Investment from emerging economies like China and Russia are diminishing Latin America's reliance on the US, making it more difficult for Washington to isolate regimes like Cuba.
It was what many consider the most dangerous moment the world has ever faced: the Cuban missile crisis of 1962, which saw the United States square off over nuclear missiles stationed by the Soviet Union in Cuba.
This week marks the 50th anniversary of the beginning of the tense standoff. And while the politics of the cold war have little relevance for US-Latin American relations today, in some ways the US finds itself in the very position that set the stage for conflict in the first place, says Philip Brenner, a historian of the missile crisis at American University. With US influence waning in the region, Latin America is forging ahead with its own agenda.
It was not only the containment of communism that drove US attempts to oust Fidel Castro from the helm of Cuba in the early 1960s, says Mr. Brenner. The US was also concerned about Latin American countries emulating Cuba, particularly its geopolitical stance in the cold war, and thus undermining American leadership in the Western Hemisphere. Some 50 years later, the US faces the same situation, just a more modern iteration.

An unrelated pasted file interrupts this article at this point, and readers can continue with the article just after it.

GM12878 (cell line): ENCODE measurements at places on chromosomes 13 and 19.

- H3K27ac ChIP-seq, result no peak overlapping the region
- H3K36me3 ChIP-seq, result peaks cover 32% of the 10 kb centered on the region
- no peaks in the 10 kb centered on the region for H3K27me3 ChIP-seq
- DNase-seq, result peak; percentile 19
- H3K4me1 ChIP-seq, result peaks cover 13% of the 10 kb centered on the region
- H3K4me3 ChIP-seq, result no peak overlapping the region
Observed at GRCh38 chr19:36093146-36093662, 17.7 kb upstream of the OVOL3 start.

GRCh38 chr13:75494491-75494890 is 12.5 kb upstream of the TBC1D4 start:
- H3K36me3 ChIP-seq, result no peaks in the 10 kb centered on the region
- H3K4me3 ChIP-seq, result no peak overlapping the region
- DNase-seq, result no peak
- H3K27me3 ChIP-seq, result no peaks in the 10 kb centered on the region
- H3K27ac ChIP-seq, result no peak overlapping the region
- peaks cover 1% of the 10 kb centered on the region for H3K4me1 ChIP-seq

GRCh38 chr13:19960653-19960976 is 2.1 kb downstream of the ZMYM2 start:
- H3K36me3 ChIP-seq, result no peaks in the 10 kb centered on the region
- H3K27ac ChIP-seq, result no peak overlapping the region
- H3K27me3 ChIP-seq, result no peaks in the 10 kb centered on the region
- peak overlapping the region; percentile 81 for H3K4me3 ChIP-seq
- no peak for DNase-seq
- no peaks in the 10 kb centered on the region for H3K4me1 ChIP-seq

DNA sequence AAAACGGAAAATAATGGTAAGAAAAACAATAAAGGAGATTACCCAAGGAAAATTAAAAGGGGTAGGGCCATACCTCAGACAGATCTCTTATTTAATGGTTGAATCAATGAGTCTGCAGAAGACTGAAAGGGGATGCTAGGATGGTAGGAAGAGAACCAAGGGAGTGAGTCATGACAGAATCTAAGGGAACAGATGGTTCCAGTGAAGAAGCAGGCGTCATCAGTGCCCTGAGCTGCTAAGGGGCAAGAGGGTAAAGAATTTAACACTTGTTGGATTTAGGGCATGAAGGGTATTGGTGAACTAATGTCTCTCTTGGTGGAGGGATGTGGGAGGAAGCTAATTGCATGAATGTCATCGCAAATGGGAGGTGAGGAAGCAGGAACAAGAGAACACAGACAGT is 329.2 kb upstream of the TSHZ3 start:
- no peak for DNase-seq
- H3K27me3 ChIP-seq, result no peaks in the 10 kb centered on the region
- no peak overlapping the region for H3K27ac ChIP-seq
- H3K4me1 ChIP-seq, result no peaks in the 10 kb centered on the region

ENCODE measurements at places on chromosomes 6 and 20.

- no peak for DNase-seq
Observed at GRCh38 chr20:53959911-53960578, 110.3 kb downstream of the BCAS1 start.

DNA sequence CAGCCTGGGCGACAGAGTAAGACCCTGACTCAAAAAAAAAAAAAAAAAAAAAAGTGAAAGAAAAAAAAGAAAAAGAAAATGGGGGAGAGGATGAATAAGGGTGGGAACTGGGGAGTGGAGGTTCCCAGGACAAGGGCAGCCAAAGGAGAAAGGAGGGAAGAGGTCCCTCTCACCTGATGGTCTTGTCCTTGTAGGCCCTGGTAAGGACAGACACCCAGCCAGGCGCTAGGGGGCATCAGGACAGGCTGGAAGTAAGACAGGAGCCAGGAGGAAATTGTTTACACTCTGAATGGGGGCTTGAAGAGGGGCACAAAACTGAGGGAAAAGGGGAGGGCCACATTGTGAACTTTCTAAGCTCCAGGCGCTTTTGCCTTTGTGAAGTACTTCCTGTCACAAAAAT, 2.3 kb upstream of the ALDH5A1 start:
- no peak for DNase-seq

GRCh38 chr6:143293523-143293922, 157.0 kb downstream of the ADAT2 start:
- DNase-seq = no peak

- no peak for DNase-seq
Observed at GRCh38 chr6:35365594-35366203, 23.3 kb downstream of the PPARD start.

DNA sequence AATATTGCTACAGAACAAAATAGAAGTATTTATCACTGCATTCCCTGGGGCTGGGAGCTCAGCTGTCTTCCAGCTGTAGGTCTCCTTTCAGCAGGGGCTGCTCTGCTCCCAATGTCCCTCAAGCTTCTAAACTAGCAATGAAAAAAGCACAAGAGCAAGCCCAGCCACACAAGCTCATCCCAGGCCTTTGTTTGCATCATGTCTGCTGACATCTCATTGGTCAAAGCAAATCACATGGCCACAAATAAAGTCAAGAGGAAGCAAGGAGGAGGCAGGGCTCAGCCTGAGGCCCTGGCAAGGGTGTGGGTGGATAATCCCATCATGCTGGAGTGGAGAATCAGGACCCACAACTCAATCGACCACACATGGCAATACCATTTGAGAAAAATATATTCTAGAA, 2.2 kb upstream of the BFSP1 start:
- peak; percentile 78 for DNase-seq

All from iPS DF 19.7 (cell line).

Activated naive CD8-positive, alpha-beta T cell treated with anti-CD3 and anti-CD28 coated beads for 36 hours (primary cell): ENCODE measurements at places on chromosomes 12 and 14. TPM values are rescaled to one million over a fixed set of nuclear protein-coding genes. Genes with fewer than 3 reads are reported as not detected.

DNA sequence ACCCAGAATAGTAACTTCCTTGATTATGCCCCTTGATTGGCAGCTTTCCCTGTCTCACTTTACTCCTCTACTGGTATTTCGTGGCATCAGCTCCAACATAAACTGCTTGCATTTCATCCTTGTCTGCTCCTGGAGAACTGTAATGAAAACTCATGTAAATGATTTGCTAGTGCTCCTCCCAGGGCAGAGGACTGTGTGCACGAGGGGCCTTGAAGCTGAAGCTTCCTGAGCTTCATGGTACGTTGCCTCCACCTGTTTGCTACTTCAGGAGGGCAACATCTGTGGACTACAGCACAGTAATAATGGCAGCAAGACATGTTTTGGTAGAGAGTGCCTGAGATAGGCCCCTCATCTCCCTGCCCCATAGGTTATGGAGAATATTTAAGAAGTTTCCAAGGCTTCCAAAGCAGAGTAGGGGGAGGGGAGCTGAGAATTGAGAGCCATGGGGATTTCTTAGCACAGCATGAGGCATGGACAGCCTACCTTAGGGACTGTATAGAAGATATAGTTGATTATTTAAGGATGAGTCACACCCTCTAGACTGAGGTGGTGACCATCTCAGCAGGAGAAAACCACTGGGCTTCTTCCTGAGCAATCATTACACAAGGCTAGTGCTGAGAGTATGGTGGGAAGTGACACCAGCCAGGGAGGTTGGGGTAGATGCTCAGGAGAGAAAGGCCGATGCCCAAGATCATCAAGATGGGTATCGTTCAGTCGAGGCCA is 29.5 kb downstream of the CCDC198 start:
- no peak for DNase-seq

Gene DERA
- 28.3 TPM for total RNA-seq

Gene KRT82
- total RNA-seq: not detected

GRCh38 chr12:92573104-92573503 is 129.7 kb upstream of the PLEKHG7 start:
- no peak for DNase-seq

“What the US feared the most in 1962 has come to pass,” says Brenner, who wrote "Sad and Luminous Days: Cuba's Struggle with the Superpowers after the Missile Crisis." “We were concerned about our sphere of influence that we had taken for granted.… [Today] we cannot dominate this region anymore. They do not look to us for leadership. Countries look within the region, and to some extent to Cuba still.”